Christmas Carol Vocabulary and Facts

December 10, 2008 at 2:29 pm 1 comment

Some hard to understand words I hope to go over with my family this Christmas.  I collected this information to remind me of carols and words of  Christmas they ask questions about.  I thought you might enjoy it as well.  I may use these for family devotionals each night in the evenings leading up to Christmas around the fire as we pull out a figure for the nativity scene each night.  I’ll add links to the words of each song, or the tunes, if I can find them as I go, but I thought I’d go on and post this much.

Noel, as in “The First Noel, the angel did say, was to certain poor shepherds in fields as they lay…”

Noel (or noël, sometimes spelled nowell for the English pronunciation) refers either to the Christmas celebration or a Christmas carol. The word comes from the French word Noël meaning “Christmas” which derives from the Old French word noël, a variant of nael. The Latin origin is the word natalis (birth“). It may also be from the Gaulish words “noio” or “neu” meaning “new” and “helle” meaning “light” referring to the winter solstice when sunlight begins overtaking darkness.[citation neededsource

in excelsis deo: the highest degree according to Webster’s dictionary  “In excelsis deo” from Angels We Have Heard on High

Gloria in excelsis Deo” (Latin for “Glory to God in the highest”) is the title and beginning of a hymn known also as the Greater Doxology (as distinguished from the “Minor Doxology” or Gloria Patri) and the Angelic Hymn.[1]

The name is often abbreviated to Gloria in Excelsis or simply Gloria.

It is an example of the psalmi idiotici (“private psalms”, i.e. compositions by individuals in imitation of the Biblical Psalter) that were popular in the second and third centuries. Other surviving examples of this lyric poetry are the Te Deum and the Phos Hilaron.[2]


Tidings: greetings

Orient: as in “We Three Kings of Orient Are”

The countries of Asia, especially of eastern Asia.  source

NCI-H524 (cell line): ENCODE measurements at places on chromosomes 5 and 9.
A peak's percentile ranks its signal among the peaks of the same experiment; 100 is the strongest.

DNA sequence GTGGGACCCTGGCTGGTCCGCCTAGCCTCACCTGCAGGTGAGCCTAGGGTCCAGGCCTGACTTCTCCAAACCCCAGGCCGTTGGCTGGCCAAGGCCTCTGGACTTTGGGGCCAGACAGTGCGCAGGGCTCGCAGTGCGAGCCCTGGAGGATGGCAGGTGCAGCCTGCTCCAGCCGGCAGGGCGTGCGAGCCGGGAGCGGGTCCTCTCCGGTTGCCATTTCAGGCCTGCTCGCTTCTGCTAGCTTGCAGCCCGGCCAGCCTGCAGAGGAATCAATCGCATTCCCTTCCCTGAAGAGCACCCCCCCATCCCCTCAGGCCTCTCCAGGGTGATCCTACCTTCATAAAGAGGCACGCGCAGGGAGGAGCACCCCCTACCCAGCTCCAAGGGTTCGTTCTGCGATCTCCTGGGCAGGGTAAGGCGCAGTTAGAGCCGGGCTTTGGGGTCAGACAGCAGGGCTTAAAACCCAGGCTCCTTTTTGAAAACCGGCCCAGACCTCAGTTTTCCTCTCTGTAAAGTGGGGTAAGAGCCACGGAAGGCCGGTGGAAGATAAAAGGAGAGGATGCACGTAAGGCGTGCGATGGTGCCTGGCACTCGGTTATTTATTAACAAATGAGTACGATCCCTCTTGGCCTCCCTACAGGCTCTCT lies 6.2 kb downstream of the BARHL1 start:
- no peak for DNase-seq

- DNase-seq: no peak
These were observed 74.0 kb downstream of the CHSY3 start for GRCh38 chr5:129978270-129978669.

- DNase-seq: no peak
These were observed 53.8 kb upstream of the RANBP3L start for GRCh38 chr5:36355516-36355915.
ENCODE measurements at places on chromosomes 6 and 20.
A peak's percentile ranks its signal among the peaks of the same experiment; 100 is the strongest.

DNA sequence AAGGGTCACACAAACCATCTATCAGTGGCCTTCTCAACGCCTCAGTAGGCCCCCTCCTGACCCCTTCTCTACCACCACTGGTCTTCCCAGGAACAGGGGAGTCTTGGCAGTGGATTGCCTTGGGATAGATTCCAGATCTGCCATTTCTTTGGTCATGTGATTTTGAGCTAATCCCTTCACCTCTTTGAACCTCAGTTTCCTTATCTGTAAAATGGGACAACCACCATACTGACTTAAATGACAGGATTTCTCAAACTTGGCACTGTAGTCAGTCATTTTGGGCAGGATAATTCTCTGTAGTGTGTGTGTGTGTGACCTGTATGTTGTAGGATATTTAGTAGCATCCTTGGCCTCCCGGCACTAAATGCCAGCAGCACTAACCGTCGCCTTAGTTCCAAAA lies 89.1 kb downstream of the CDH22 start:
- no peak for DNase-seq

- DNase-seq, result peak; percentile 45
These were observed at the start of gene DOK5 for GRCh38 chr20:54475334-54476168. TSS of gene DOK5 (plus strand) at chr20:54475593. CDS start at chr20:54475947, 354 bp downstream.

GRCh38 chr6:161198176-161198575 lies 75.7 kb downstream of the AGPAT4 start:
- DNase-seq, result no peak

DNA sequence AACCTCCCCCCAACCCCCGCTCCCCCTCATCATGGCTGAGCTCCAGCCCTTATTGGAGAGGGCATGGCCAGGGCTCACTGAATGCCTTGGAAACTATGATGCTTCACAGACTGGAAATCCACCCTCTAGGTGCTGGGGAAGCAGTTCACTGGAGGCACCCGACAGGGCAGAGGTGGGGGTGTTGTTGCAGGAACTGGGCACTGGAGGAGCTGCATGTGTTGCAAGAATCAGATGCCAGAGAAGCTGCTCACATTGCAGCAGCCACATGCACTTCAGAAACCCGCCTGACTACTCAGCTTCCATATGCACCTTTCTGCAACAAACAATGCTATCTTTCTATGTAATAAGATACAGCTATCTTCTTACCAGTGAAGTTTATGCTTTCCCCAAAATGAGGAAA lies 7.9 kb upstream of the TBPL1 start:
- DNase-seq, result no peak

Boughs: as in “boughs of hally, fa la la la la la la la la”

A tree branch, especially a large or main branch.  source

Lo! :  As in “Lo!  I bring you good tidings of great joy which shall be to all people” from the gospel of Luke in the Bible.  It is not “Yo!” from modern rapping, though it sounds similar.

Pronunciation: (lō), [key]

look! see! (frequently used in Biblical expressions; now usually used as an expression of surprise in the phrase lo and behold ).  source

O Tannenbaum: or, in its English version, O Christmas Tree is a Christmas carol of German origin. source

Hark! of Hark_the_Herald_Angels_Sing

To listen attentively.

idiom:hark back

  1. To return to a previous point, as in a narrative.  SOURCE
  2. (originally titled “Shchedryk”)

Herald: A person who carries or proclaims important news; a messenger.  source

Auld Lang Syne

The times gone past; the good old days.   source

Realm: from “Angels from the Realms of Glory”

1. A community or territory over which a sovereign rules; a kingdom.
2. A field, sphere, or province: the realm of science. See Synonyms at fieldsource



a. A salutation or toast given in drinking someone’s health or as an expression of good will at a festivity.
b. The drink used in such toasting, commonly ale or wine spiced with roasted apples and sugar.